Protect Your Financial Future: Will and Life Insurance
In a recent post, (Personal Finance-Part 1, “Direct Your Personal Health Towards Prosperity”) we showed you how to monitor your financial health, and understand the various metrics which help you improve your current situation, and ensure a healthy financial future for you and your family. Awareness of your current status, an understanding of both personal and outside factors, and a solid plan are key components. But there’s more you can do to support your plan.
No personal financial plan would be complete without reviewing your will and life insurance periodically. Both are important when your goal is to expect the unexpected, and be prepared to weather changes which could threaten the financial health and well-being of both you, and your family.
Why You Need Life Insurance
You’re probably aware life insurance protects you and your family’s encumbered assets upon the death of the responsible parties. It ensures mortgages, loans, and credit card debt are paid upon your death so your heirs will not have to sell the house or liquidate other assets to satisfy your debts. Depending on the type of life insurance you choose, it may also cover final expenses such as:
- Outstanding medical bills
- Estate taxes
- Funeral costs
Part of your financial planning process will be to determine which form of life insurance best suits your needs, and to review it regularly to ensure it continues to provide the best coverage possible. What may be the most reasonable option when you’re single, or your income is lower may not be the best choice when you’re married, have children, or own a business.
Consider these questions before making decisions about the type, and amount of insurance you need:
- Is a spouse or children relying on you for financial support?
- Do you want to cover the costs of final expenses?
- Do you have a joint mortgage and/or significant debt?
- Are you a business owner?
Choosing the Right Policy
There are two basic types of life insurance:
Term insurance is for a specific period of time, and only provides death benefits. It may be inexpensive at first, but when the term ends, typically in 10-15 years, rates will increase with each renewal, as it will be based upon your age at the time of renewal. You will also have to to a new medical examination. If your health has changed over the last 10-15 years, your new premiums will reflect this increased risk.
Permanent life insurance comes in three flavors:
- Whole life
Whole life insurance has a set payout. Initially, premiums are usually higher than Universal or Variable policies but remain constant over your lifetime. The premium also contains a savings component, or cash value over time which:
- Earns interest on a tax-deferred basis
- Can be withdrawn or borrowed against for college tuition, home improvements, or retirement income.
Universal life insurance is a combination of two factors:
- A portion that pays your annual insurance premium, and offers some flexibility in both face value, and premiums. For example:
- You may reduce, defer or increase annual Premium Payments without impacting the Face Value of the Policy and it will only affect your Cash Surrender Value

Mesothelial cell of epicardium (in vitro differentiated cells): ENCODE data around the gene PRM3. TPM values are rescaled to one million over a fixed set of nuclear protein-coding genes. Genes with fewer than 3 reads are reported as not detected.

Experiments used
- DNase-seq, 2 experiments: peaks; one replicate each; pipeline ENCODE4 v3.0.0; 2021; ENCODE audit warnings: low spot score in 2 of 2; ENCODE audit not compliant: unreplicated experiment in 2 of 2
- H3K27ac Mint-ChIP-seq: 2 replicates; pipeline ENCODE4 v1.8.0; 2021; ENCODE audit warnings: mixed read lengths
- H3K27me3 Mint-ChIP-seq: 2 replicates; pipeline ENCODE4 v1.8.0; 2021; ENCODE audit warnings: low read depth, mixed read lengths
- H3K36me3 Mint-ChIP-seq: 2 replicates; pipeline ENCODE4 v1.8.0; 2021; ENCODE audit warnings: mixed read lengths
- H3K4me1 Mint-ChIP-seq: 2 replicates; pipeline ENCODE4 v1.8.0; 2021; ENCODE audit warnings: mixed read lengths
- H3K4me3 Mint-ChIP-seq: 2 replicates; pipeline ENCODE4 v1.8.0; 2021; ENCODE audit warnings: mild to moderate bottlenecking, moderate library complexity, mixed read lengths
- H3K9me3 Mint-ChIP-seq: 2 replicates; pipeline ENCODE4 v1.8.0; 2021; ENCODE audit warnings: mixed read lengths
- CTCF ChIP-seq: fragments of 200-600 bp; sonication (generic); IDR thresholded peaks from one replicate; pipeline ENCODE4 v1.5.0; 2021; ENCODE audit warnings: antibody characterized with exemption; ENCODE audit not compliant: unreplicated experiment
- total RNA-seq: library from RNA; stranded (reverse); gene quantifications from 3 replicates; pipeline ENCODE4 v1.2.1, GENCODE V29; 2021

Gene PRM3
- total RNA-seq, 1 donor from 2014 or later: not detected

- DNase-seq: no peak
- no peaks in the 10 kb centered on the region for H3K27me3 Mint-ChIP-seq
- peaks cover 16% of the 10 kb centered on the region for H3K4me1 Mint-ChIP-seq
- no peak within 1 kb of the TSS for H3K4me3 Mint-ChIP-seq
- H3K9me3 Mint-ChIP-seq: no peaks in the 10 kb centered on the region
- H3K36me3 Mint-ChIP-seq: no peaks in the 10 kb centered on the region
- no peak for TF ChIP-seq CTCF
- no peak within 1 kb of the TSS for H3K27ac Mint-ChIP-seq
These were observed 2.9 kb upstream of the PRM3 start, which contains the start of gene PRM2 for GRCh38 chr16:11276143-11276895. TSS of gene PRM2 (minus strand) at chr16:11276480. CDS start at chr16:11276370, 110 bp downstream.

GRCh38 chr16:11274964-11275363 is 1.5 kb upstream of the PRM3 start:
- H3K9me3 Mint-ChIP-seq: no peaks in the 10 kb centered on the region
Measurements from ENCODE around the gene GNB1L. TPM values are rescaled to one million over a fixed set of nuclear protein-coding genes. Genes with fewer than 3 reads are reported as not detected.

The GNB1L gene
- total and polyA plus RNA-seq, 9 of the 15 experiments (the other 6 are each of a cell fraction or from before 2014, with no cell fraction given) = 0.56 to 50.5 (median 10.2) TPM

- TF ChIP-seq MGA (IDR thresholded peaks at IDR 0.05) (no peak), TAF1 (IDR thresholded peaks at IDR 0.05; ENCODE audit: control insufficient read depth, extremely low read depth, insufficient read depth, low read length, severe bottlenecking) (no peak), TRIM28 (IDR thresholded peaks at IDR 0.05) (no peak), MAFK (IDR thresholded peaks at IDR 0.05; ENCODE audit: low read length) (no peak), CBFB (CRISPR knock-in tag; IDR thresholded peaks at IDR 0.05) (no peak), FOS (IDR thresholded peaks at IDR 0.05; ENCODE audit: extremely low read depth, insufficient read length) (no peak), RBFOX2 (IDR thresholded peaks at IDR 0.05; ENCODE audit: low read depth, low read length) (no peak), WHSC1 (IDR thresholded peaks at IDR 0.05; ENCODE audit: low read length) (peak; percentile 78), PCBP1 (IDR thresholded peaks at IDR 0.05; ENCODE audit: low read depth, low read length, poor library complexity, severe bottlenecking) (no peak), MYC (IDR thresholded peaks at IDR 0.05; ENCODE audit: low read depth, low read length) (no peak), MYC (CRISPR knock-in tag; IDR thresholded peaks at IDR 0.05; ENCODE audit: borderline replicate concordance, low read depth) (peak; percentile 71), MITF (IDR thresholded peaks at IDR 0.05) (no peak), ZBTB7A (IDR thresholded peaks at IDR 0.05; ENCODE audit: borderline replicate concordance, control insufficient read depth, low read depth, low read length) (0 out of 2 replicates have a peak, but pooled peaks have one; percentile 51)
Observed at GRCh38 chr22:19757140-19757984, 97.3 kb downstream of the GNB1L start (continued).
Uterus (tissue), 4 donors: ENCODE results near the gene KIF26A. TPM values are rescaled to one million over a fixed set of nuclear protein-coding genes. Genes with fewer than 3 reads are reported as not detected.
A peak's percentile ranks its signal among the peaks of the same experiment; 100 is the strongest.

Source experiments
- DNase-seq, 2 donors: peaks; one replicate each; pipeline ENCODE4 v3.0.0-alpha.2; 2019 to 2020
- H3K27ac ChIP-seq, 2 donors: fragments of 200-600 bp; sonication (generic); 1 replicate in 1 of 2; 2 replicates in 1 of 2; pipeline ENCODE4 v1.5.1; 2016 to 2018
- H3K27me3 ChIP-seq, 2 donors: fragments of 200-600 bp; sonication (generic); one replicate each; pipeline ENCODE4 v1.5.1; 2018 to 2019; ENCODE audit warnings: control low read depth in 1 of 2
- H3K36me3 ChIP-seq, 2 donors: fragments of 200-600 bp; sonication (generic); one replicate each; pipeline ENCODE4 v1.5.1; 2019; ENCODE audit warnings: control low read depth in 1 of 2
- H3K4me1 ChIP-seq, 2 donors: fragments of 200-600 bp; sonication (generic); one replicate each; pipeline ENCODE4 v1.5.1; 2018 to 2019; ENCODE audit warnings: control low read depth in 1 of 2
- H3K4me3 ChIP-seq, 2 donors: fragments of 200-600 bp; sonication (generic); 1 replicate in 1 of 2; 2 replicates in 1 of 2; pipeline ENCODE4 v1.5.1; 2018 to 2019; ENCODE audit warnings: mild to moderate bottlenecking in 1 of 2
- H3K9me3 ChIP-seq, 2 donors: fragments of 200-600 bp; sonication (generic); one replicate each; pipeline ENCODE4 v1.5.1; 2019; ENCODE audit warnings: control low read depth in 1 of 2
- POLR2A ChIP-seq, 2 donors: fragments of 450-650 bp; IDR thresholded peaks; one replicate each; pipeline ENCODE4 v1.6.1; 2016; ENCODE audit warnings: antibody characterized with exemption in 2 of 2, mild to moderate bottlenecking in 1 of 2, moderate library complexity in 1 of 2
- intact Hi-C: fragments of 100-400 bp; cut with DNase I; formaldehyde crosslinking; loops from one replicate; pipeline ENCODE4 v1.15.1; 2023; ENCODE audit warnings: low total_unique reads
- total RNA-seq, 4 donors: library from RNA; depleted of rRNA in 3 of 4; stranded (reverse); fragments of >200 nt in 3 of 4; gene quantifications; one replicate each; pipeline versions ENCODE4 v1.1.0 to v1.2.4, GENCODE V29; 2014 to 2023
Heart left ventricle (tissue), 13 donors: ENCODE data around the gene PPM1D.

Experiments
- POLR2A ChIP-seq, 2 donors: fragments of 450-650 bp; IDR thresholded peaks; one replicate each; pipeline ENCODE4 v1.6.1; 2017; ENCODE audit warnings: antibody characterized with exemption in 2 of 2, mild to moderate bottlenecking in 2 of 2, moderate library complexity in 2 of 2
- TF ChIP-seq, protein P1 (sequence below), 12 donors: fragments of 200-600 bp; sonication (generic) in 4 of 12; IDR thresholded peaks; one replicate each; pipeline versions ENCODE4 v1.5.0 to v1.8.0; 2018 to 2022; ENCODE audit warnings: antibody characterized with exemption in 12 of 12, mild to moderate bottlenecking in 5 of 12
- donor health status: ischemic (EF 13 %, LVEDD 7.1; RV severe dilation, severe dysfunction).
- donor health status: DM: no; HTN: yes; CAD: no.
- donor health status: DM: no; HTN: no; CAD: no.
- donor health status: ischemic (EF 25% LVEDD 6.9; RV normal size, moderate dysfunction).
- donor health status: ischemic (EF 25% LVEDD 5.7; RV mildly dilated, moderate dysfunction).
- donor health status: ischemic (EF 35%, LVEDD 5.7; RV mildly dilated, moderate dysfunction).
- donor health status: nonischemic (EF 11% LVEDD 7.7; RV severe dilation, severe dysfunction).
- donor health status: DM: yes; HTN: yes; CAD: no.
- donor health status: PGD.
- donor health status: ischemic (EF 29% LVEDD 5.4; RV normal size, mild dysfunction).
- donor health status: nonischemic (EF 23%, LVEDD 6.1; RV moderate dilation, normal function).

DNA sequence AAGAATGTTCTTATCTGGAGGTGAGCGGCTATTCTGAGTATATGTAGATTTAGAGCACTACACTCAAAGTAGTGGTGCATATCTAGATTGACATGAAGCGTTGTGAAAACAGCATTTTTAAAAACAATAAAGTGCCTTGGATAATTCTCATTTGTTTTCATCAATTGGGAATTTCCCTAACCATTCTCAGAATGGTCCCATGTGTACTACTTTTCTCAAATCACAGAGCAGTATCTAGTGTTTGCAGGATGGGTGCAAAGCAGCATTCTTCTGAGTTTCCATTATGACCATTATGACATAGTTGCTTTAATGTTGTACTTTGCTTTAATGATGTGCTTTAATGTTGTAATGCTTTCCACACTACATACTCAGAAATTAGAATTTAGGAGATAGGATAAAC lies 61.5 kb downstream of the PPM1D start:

- Death benefits can also be changed as your needs, or circumstances change. However, death benefits can be decreased but not increased. An increase would be subject to a new medical exam.
- The excess over your annual insurance premium is invested in interest-based funds which earn money tax free, and add to the Cash Surrender Value of your policy.
Variable life insurance is a more recent take on Universal Life. The difference is, with Variable policies, the excess paid over the annual insurance premium is invested, income tax free, in stocks.
Regardless of the type of Life insurance you choose, upon your death, the proceeds will go to your estate. This increases the value of your estate. For example:
If you have a $5M estate, and $5M in Life insurance, your estate is now worth $10M. Depending on the size of your estate, and the value of your life insurance policy, your taxable estate could increase. There are other alternatives, which would allow your heirs to receive the insurance proceeds without resulting in adverse tax consequences.
HKMP’s advisors can help you navigate the pros and cons of life insurance options, and help you determine the payout and premium best aligned with your budget, circumstances, and financial plan.
Set Your Intentions With a Will
A will is often overlooked as part of the financial planning process, especially in your younger years. It’s your opportunity to make legally binding decisions while you still have a say in the matter. So why do you need a will?
- A will is a legal document that spells out your wishes regarding the care of your children, as well as the distribution of your assets after your death.
- Failure to prepare a will typically leaves decisions about your estate in the hands of judges or state officials, and may also cause family strife.
Don’t go blindly into preparing your will. It’s important you understand:
- You can prepare a valid will yourself, but you should have the document witnessed to decrease the likelihood of successful challenges later.
- To be completely sure everything is in order, consider having your will prepared by a trusts and estates attorney.
- Health proxy’s and other matters should also be addressed by your attorney.
- Both spouses should have executed wills. Provides consistency among other issues
HKMP is here to help you compile all assets which belong in your will, and where applicable, determine your share of those which are jointly owned.